NOTE: A maximum of about 70% of battery nameplate rating is available. To prolong the useful service life well beyond eight years, batteries should typically be charged to a maximum of 90% and discharged to not less than 70%; shallow cycling. Very rarely should they be discharged to a minimum of 20%; deep cycling reduces life. Also, life is prolonged if charging and especially discharging is slow; a few amps for many hours is much better than many amps for a few hours.
NOTE: Battery charging loss is about 10% and discharging loss is about 10%, i.e., in 100 kWh, store 90 kWh, out 81 kWh. Inverter DC to AC efficiency, low at low outputs, increases to about 90% at rated output (at which it almost never operates); i.e., using multiple inverters and minimizing DC to AC conversion by using DC devices (fans, pumps, heaters, etc.) avoids losses.
Example of required battery capacity = 10 kWh/d x 6 d x 1.4 DOD factor x 1.2 loss factor = 100.8 kWh, or (1000 x 100.8) Wh/24 V system = 4,200 Ah.
House low energy usage = 0.5 kW x 1 h x 1/0.5 inverter eff x 1/0.9, battery loss = 1.11 kWh from battery, or (1000 x 1.11) Wh/24 V = 46.3 Ah
House high energy usage = 2.0 kW x 1 h x 1/0.8 x 1/0.9 = 2.78 kWh from battery, or (1000 x 2.78) Wh/24 V = 115.7 Ah
PV solar energy to battery; overcast winter day = 8 kW x 4 h x 0.16 CF x 0.9 battery loss = 4.61 kWh; generator is needed for a few hours.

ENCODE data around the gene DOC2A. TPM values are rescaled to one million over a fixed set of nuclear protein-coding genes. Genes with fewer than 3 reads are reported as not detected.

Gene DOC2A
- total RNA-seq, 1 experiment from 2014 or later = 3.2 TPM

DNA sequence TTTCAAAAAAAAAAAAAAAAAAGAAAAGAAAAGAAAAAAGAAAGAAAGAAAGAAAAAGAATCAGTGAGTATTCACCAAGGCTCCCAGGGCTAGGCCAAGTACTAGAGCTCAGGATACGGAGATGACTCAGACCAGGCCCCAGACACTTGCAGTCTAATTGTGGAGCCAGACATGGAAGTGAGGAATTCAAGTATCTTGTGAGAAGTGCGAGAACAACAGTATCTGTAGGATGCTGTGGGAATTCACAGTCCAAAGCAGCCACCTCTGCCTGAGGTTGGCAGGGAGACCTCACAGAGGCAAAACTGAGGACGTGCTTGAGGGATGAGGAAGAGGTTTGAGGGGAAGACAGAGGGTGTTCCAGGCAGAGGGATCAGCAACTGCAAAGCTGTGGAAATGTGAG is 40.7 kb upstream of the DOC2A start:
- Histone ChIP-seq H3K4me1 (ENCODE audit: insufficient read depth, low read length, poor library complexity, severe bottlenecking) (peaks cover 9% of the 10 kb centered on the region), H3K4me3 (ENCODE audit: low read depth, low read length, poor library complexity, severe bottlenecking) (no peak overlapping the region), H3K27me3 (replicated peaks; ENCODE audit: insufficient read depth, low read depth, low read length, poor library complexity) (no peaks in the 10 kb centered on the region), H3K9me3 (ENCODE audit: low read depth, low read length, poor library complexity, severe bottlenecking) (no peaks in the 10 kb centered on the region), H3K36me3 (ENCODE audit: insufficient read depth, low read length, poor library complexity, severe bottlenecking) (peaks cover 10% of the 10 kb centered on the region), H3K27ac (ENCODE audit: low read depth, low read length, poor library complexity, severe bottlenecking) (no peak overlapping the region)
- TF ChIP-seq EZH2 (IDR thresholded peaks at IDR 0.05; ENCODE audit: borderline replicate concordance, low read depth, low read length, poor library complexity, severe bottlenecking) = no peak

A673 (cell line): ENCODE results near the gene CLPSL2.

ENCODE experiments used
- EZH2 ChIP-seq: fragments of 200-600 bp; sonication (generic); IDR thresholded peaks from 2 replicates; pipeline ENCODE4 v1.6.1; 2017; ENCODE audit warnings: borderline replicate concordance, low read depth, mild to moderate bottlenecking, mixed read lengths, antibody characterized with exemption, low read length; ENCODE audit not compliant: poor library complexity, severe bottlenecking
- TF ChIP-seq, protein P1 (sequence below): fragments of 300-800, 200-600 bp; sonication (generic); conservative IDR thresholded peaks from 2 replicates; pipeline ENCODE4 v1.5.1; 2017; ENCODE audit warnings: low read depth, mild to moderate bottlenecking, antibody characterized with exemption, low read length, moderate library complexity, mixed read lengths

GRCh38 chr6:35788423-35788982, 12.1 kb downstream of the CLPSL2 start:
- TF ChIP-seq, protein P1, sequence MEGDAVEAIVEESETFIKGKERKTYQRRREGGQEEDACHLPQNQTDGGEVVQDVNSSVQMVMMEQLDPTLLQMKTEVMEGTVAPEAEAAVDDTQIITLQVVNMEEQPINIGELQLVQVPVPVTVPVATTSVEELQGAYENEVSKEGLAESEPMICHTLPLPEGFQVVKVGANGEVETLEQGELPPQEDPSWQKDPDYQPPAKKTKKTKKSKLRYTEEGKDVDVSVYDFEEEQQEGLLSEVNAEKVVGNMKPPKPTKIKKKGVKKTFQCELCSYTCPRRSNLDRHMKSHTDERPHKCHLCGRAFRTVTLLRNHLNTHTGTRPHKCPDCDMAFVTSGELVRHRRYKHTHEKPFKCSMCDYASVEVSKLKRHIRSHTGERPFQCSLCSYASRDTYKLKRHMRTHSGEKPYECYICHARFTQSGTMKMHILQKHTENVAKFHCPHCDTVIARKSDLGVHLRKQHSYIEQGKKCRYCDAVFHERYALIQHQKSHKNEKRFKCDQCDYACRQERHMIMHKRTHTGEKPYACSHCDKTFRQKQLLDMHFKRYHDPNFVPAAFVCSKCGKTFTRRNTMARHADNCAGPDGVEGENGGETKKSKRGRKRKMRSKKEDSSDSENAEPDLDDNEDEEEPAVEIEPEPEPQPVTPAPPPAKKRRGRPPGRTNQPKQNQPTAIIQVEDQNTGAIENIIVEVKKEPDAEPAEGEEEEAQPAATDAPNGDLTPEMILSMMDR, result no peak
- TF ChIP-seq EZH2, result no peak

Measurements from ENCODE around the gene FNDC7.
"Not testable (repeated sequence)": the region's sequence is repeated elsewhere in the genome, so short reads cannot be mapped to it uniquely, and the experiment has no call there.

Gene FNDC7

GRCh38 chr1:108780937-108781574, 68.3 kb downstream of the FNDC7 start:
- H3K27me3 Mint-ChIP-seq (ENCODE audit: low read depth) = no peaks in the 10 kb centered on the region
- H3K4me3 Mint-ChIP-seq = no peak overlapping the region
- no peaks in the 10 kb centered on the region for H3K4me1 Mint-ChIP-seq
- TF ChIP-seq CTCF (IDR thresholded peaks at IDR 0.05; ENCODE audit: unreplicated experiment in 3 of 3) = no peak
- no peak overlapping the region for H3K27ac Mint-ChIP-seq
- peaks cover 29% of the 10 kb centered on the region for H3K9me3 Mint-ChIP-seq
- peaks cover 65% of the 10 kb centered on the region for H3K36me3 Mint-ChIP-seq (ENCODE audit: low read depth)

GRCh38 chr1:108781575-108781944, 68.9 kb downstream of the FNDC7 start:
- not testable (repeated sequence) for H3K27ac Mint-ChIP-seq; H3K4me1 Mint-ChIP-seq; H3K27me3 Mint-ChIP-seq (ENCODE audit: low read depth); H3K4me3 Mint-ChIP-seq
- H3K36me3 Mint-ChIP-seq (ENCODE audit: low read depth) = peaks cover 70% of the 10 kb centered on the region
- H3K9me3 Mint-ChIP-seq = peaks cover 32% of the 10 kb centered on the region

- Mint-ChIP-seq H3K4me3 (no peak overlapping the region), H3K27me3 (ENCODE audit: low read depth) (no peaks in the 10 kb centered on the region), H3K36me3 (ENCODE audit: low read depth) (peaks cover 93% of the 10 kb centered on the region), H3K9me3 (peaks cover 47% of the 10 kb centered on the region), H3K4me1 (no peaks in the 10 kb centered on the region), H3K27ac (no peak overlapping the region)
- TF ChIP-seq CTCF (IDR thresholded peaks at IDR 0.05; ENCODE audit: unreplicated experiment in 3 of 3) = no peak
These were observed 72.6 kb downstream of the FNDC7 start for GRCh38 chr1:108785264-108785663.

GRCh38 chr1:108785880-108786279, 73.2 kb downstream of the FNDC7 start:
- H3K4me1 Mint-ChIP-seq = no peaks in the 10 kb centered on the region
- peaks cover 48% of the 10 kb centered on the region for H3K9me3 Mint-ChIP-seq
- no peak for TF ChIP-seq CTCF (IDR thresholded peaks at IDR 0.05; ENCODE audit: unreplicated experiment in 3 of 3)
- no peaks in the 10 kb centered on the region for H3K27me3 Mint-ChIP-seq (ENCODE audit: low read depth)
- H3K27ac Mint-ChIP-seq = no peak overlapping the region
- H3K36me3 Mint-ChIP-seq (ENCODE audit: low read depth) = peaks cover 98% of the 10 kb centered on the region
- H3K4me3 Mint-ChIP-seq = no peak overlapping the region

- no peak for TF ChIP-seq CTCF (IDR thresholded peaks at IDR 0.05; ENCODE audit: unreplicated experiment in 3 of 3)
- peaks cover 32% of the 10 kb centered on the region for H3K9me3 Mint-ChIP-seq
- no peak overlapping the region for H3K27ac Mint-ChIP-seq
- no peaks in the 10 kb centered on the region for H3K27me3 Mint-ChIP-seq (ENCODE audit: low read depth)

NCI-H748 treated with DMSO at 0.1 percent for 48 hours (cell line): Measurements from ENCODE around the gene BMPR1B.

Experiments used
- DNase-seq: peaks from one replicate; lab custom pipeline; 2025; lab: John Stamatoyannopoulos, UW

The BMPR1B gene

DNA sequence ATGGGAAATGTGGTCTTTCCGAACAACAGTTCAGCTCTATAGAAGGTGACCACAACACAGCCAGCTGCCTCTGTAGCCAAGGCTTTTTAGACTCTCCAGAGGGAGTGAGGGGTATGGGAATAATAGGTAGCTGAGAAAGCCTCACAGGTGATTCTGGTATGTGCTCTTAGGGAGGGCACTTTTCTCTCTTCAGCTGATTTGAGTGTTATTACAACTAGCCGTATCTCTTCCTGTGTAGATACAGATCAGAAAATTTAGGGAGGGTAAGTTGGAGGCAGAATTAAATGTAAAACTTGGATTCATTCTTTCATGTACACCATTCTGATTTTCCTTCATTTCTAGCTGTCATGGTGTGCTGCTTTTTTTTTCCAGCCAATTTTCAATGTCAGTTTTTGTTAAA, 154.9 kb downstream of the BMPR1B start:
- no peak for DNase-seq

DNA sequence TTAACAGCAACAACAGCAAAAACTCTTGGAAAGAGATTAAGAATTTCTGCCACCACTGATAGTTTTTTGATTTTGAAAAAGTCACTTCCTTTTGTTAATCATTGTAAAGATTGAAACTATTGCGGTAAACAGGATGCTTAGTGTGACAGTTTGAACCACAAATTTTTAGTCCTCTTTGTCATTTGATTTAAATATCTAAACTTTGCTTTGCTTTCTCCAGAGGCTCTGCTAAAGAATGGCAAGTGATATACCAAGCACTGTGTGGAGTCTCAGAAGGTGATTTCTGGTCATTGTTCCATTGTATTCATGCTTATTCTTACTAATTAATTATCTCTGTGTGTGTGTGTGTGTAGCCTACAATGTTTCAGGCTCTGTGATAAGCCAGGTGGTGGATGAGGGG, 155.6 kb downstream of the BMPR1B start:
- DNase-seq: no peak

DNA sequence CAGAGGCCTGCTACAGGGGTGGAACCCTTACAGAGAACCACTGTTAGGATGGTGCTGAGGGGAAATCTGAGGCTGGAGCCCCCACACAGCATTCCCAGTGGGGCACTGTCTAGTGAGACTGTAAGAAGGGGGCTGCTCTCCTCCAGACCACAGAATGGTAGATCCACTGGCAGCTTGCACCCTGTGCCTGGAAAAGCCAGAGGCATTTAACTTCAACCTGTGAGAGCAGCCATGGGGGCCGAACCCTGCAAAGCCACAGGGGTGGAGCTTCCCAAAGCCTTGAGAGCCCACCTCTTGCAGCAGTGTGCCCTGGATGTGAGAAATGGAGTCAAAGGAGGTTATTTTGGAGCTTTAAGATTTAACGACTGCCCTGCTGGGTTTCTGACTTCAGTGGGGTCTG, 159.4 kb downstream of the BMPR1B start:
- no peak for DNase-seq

PV solar energy to battery, sunny summer day = 8 kW x 6 h x 0.70 CF x 0.9 battery loss = 30.24 kWh; excess energy for charging plug-in.
NOTE: As space heating and cooling would be required for just a few days of the year, an air-source heat pump would be overkill and too expensive in this case.
NOTE: The PV solar system needs to be oversized to ensure adequate electrical and thermal energy during winter when the monthly minimum winter irradiance is about 1/4 – 1/6 of the monthly maximum summer irradiance. See below URL of monthly output from two monitored solar systems in Munich; 1/6 is about right in South Germany.
NOTE: Whereas, the daily or weekly maximum solar output of Germany may be up to 60% of installed capacity, kW, during a very sunny period, it may be near zero, due to fog, ice, snow, clouds, etc. As a result, Germany’s mix of PV solar systems (old and new, dusty or not, partially shaded or not, facing true south or not, correctly angled or not) has a low nationwide capacity factor of about 0.10. This compares with a New England CF of about 0.12; the theoretical CFs are about 0.12 for Germany, about 0.143 for New England.
NOTE: The above example shows to provide off-the-grid standard (energy-hog) houses with PV solar systems and electrical and thermal energy storage, they would need to be of such large capacity the costs would be prohibitive, if “zero-energy and near-zero CO2” is the goal.